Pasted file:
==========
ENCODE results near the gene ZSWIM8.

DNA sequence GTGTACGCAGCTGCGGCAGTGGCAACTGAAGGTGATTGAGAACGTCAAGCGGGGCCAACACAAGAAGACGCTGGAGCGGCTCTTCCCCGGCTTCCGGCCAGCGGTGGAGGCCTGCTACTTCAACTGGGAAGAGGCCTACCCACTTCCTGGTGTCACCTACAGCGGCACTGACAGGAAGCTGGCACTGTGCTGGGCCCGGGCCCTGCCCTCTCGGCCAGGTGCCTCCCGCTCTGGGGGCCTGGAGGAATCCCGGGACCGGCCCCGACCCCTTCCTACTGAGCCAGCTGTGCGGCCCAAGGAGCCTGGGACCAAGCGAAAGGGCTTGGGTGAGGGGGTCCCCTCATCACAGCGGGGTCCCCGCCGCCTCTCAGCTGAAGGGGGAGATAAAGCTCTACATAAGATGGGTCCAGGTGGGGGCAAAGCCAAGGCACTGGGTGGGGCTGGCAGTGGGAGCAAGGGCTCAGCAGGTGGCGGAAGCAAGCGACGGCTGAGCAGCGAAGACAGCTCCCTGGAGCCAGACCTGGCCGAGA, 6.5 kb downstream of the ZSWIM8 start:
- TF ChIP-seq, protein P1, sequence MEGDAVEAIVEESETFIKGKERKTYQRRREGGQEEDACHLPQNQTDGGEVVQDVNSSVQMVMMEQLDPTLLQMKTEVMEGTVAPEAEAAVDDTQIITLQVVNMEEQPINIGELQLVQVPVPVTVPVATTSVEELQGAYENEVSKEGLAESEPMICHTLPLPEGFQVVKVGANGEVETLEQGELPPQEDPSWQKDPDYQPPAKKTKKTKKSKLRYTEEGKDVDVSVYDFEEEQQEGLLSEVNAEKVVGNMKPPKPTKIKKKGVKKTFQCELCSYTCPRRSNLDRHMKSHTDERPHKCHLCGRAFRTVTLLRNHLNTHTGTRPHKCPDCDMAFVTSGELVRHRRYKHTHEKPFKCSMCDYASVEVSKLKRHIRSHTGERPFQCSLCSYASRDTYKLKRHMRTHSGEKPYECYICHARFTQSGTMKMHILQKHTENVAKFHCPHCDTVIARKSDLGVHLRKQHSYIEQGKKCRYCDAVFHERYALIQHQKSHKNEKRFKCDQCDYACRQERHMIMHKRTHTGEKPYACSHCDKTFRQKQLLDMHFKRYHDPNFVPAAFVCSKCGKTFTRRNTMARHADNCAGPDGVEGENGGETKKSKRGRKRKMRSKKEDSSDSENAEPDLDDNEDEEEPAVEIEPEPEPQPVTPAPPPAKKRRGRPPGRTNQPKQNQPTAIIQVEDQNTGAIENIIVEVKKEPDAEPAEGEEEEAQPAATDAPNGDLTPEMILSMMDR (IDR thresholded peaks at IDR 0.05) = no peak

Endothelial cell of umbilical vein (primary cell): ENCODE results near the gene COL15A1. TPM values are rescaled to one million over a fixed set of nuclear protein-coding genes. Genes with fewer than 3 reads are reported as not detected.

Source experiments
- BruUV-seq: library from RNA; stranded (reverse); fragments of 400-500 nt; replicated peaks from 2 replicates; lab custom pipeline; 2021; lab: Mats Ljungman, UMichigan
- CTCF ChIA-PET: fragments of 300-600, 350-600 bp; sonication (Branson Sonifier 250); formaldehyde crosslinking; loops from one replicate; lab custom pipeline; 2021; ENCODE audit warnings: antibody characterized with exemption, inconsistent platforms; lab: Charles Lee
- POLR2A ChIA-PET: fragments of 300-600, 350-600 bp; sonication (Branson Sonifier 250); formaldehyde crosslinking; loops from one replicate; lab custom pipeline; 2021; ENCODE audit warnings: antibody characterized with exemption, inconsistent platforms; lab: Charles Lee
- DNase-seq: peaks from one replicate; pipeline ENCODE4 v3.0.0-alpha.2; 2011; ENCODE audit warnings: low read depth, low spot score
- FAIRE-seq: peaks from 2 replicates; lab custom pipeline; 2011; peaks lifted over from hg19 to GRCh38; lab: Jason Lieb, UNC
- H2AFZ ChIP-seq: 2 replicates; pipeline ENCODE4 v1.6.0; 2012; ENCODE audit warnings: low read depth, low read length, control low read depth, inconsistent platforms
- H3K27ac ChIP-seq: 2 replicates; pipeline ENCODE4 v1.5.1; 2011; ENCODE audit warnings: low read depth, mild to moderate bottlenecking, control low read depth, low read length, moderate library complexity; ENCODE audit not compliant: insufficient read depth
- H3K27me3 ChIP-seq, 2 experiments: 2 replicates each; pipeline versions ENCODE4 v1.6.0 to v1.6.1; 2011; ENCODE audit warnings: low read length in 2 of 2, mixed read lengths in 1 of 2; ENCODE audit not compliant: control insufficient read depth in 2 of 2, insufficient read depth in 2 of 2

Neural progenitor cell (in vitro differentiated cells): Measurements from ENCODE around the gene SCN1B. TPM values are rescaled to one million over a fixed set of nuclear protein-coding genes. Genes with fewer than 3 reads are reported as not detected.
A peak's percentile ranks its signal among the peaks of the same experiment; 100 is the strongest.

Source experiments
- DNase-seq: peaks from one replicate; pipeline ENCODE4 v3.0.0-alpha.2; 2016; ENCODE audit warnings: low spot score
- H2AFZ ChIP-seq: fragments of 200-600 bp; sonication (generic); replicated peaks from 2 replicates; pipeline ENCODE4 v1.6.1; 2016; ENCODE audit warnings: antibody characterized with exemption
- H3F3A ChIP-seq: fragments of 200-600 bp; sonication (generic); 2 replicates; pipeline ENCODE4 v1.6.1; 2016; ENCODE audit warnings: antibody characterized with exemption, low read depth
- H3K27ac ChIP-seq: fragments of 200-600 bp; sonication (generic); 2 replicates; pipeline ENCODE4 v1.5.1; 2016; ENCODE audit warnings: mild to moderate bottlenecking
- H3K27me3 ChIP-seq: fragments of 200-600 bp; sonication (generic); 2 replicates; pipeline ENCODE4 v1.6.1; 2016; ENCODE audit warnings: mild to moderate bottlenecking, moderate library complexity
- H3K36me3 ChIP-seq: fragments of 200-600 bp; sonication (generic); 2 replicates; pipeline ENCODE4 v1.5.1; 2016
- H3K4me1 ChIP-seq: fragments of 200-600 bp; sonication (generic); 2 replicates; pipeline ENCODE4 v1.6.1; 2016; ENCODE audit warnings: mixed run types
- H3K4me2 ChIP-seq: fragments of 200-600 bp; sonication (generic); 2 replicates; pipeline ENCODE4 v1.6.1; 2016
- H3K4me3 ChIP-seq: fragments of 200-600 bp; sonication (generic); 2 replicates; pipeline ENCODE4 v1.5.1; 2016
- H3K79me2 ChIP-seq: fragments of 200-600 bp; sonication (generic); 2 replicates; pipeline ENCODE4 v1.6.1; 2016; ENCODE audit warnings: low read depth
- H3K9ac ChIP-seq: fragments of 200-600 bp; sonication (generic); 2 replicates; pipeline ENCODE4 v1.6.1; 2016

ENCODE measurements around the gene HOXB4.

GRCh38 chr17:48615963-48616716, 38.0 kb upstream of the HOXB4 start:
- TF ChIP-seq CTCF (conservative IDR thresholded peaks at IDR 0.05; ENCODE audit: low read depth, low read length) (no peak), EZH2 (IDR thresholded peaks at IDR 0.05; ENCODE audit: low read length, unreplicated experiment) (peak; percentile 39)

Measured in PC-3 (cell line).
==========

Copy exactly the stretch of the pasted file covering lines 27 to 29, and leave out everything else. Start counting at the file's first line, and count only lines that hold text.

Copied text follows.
- H3K9ac ChIP-seq: fragments of 200-600 bp; sonication (generic); 2 replicates; pipeline ENCODE4 v1.6.1; 2016

ENCODE measurements around the gene HOXB4.

GRCh38 chr17:48615963-48616716, 38.0 kb upstream of the HOXB4 start: